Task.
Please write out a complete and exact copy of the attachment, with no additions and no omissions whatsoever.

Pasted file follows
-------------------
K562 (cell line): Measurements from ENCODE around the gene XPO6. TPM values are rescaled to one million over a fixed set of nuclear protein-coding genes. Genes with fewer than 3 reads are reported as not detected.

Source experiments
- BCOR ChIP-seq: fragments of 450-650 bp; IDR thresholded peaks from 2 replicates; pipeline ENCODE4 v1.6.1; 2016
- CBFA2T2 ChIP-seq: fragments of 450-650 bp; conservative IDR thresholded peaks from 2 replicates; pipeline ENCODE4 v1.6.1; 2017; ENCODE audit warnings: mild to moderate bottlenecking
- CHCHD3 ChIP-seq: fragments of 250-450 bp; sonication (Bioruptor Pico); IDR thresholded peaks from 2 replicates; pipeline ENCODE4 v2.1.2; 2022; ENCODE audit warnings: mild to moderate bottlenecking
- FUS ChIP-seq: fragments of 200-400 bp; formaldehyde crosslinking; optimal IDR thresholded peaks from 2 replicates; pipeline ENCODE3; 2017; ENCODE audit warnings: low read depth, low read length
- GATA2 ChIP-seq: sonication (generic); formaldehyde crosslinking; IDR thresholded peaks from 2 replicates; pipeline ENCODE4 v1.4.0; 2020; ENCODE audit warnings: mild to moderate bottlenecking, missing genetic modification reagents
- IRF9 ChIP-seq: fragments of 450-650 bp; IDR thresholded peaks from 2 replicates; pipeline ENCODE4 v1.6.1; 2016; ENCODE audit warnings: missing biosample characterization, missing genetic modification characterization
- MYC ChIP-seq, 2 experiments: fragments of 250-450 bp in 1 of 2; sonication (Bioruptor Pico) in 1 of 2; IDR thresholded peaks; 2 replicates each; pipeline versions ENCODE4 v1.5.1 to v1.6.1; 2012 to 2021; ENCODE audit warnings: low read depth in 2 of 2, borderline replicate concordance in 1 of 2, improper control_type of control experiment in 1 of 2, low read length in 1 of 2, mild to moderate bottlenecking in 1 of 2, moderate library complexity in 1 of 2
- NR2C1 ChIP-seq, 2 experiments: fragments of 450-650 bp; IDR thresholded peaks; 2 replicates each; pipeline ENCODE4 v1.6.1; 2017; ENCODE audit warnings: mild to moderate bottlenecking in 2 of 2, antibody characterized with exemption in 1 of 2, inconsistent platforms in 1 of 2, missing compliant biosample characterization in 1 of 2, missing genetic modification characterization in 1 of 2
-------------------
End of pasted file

K562 (cell line): Measurements from ENCODE around the gene XPO6. TPM values are rescaled to one million over a fixed set of nuclear protein-coding genes. Genes with fewer than 3 reads are reported as not detected.

Source experiments
- BCOR ChIP-seq: fragments of 450-650 bp; IDR thresholded peaks from 2 replicates; pipeline ENCODE4 v1.6.1; 2016
- CBFA2T2 ChIP-seq: fragments of 450-650 bp; conservative IDR thresholded peaks from 2 replicates; pipeline ENCODE4 v1.6.1; 2017; ENCODE audit warnings: mild to moderate bottlenecking
- CHCHD3 ChIP-seq: fragments of 250-450 bp; sonication (Bioruptor Pico); IDR thresholded peaks from 2 replicates; pipeline ENCODE4 v2.1.2; 2022; ENCODE audit warnings: mild to moderate bottlenecking
- FUS ChIP-seq: fragments of 200-400 bp; formaldehyde crosslinking; optimal IDR thresholded peaks from 2 replicates; pipeline ENCODE3; 2017; ENCODE audit warnings: low read depth, low read length
- GATA2 ChIP-seq: sonication (generic); formaldehyde crosslinking; IDR thresholded peaks from 2 replicates; pipeline ENCODE4 v1.4.0; 2020; ENCODE audit warnings: mild to moderate bottlenecking, missing genetic modification reagents
- IRF9 ChIP-seq: fragments of 450-650 bp; IDR thresholded peaks from 2 replicates; pipeline ENCODE4 v1.6.1; 2016; ENCODE audit warnings: missing biosample characterization, missing genetic modification characterization
- MYC ChIP-seq, 2 experiments: fragments of 250-450 bp in 1 of 2; sonication (Bioruptor Pico) in 1 of 2; IDR thresholded peaks; 2 replicates each; pipeline versions ENCODE4 v1.5.1 to v1.6.1; 2012 to 2021; ENCODE audit warnings: low read depth in 2 of 2, borderline replicate concordance in 1 of 2, improper control_type of control experiment in 1 of 2, low read length in 1 of 2, mild to moderate bottlenecking in 1 of 2, moderate library complexity in 1 of 2
- NR2C1 ChIP-seq, 2 experiments: fragments of 450-650 bp; IDR thresholded peaks; 2 replicates each; pipeline ENCODE4 v1.6.1; 2017; ENCODE audit warnings: mild to moderate bottlenecking in 2 of 2, antibody characterized with exemption in 1 of 2, inconsistent platforms in 1 of 2, missing compliant biosample characterization in 1 of 2, missing genetic modification characterization in 1 of 2